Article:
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Buddhism Blemished

Meditation

This is a reflection from a recent conversation with a 20something young woman. It has much in common with many conversations I have.

I need to preface this post by underlining that I don’t play the my-religion-is-better-than-your-religion game. I also need to highlight how much Buddhists and Buddhism have helped me on my own faith journey. I have much sympathy for the sentiment that Without Buddha I Could Not Be a Christian.

Soon into the conversation, I discover that she is heading overseas to have a silent fortnight devoted to Vipassana Meditation. [She has never done anything like this previously]. I know other young people who have done this. Including just staying and doing this in NZ. I talk about my own experience with silence and meditation. She is interested that there is a Christian meditation tradition.

How often has it been a refrain of mine here that it is the fault of Christians, of the Church, that our contemplative, our meditation, our mystical tradition is so little known. With the burgeoning Mindfulness movement – where are Christians, where are churches making creative connections?

We have, in the West, romanticised Buddhism and Buddhists – bathing all in a rosy, orientalised glow. It seems to be the exact opposite of the demonising reaction to Islam. It is as if we are simply unable to go beyond a binary response to the world – Islam: Bad; Buddhism: Good.

And the current events in Myanmar (Burma) and Bangladesh defy our false simplification. We are witnessing one of the worst human rights abuses in the world. And perpetrated by Buddhists. And people have also struggled with the slowness of a response from Aung San Suu Kyi – again, as if we can only understand people to be totally good or totally bad. Surely, Aung San Suu Kyi could have gotten so much right previously – and have not got it right this time?

As my conversation continues with the young woman, we agree that there is a common perception that Christians (and Christian clergy/leaders particularly) are anti-science, anti-gay, in fact anti-sex, press that: anti-fun; that is when they are not sexually abusing others. Online, it is not difficult to find whole communities of Christians reinforcing anti-evolution, climate-change-denying, proud-to-be-gun-toting “Bible believers”. And that’s not even starting on money and power…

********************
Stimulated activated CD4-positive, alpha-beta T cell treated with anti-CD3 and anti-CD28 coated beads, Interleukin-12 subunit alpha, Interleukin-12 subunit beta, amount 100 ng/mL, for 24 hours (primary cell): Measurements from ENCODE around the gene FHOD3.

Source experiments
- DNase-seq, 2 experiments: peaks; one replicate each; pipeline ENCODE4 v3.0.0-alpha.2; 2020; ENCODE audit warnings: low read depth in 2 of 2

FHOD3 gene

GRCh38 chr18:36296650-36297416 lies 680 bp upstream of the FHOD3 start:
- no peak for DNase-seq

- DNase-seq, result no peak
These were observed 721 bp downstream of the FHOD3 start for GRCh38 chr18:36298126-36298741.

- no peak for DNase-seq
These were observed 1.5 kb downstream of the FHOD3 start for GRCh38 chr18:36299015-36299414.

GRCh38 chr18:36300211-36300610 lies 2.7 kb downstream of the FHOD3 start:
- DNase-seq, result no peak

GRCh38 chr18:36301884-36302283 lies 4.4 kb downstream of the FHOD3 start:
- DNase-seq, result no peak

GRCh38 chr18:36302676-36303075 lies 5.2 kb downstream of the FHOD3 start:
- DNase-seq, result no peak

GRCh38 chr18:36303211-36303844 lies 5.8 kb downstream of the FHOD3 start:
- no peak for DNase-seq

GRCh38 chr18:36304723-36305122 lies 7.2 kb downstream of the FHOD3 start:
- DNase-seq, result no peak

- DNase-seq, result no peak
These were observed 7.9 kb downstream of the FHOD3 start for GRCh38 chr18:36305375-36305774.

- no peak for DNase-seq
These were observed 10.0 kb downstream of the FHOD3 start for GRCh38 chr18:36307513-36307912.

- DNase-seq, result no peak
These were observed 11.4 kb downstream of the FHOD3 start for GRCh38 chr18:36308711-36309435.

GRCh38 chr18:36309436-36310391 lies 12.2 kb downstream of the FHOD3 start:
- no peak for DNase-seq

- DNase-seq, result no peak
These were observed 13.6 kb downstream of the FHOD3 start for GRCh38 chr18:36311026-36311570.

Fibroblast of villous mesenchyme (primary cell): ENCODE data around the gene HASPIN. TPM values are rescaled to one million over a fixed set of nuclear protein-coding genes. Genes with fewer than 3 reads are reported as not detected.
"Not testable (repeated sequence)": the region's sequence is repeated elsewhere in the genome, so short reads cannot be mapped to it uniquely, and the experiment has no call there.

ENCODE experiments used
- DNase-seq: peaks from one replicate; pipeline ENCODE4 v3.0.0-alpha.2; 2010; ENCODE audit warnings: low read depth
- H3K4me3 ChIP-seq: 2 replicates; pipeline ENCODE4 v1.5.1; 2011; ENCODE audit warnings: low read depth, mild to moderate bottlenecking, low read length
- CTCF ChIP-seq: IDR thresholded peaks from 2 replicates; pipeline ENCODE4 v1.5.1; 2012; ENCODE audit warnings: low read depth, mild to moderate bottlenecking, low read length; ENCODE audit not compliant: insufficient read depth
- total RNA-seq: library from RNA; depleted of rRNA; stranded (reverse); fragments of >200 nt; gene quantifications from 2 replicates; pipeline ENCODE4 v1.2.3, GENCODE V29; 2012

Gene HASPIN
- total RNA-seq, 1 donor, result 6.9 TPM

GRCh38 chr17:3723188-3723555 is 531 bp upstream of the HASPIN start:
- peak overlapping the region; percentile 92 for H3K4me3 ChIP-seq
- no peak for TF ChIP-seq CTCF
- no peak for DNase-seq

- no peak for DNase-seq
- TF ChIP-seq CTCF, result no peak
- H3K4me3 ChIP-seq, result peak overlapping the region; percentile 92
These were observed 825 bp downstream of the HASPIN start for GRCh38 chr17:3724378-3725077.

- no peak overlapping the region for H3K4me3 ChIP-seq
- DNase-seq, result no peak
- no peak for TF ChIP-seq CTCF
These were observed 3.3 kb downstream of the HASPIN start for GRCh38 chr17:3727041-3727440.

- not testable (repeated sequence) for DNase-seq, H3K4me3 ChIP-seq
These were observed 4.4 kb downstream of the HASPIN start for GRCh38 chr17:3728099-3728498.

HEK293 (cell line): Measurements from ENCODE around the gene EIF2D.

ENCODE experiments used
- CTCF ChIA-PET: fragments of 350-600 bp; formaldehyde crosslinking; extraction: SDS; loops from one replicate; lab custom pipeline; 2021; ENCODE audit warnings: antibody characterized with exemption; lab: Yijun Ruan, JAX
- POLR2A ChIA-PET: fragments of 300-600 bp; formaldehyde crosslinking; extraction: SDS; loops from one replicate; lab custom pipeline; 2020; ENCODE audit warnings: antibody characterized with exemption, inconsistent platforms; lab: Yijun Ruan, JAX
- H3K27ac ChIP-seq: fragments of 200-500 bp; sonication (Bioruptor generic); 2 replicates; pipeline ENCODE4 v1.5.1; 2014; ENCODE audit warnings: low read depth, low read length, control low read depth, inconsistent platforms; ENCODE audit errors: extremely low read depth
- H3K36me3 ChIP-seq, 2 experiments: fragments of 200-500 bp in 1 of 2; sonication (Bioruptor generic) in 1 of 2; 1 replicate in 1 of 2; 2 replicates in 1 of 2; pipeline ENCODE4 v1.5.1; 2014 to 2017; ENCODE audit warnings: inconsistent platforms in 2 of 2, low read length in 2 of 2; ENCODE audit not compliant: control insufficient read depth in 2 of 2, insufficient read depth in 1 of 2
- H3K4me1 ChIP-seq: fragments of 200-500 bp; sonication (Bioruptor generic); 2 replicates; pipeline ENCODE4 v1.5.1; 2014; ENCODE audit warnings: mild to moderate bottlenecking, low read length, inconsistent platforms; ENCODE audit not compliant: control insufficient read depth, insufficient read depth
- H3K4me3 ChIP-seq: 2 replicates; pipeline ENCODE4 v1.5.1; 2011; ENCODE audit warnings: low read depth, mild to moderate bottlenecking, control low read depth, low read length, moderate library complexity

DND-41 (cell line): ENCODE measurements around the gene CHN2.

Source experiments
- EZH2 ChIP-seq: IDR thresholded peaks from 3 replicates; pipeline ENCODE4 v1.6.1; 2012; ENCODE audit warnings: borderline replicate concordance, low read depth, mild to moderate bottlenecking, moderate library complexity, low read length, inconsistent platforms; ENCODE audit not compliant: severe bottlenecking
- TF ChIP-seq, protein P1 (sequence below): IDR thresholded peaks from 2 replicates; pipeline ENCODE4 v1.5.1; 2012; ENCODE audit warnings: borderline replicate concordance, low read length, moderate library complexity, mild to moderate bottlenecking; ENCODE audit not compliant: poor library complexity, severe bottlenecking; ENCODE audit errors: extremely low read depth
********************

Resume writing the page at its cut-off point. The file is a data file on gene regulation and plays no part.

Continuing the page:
Yes, the response (rightly IMO) to the Buddhist atrocities against Rohingya is to say this is not a Buddhist action, this is not what the Buddha would approve of. [To be fair: this line of defence was not taken by my young friend]. But we must, then, do similarly for terrorism by Muslims and the barbarity of Christians.

There must be a common honesty. Religion is a powerful magnifier – human evil can be and has been magnified by every religion be it Christianity, Islam, Hinduism, Judaism, or Buddhism. Every religion is capable of being used for political ends and for the destruction of difference. And religion also tempers our evil – and magnifies human good.

My conversation with the young woman can image a conversation between Siddhartha Gautama and Jesus. I can see them happily together in a cafe promoting compassion and the value of the inner journey. Buddhists are known for this compassion and the inner journey. Christians may be known for compassion. It is high time that the inner journey became seen as a central passion of Christianity.

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3 Responses to Buddhism Blemished

  1. Yes we must encourage contemplative prayer. In our diocese our Bishop has appointed a priest, Fr Peter Murphy, to promote Christian meditation. Last week we had a retreat day in our parish focusing on it with a nun from the Mercy Spirituality Centre who promote contemplative prayer. We mention it in homilies.

    Certainly the antidote to much that is negative in the Church today.

    Many Blessings

  2. I had a close friend from Taiwan who would get very irritated by ‘Western Buddhism’, he said it’s very different to the reality of superstition and irrationality which he grew up with!

    But every religion I have observed or participated in has been the same, frankly.

    When people don’t accept or comprehend concepts like myth and allegory and interpretation as part of every faith it quickly unravels to an ‘ I must be right otherwise why would I believe in it’ type stance!

    ‘Popular narratives’ make up so much of the planet’s communications now, out of a need for simplicity, and a ‘collective conscience’ mentality to identify en masse ‘the other’.

    Today I shook my head to see one deranged world leader call another deranged world leader ‘deranged’, both apparently lacking self-awareness. Yet both will have millions of adherents no matter what they do.

    Erich Fromm expressed it well:

    “Modern man lives under the illusion that he knows what he wants, while he actually wants what he is supposed to want. In order to accept this it is necessary to realize that to know what one really wants is not comparatively easy, as most people think, but one of the most difficult problems any human being has to solve. It is a task we frantically try to avoid by accepting ready-made goals as though they were our own.” ( 1941 Fear of freedom )

    I have heard many times in my own tradition, christianity ‘only believe’. Sometimes I think what the various groups mean is ‘only belong’. Hate and oppose who you are supposed to follows on.

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About This Site Welcome to this ecumenical website of resources and reflections on liturgy, spirituality, and worship for individuals and communities. It is run by Rev. Bosco Peters.

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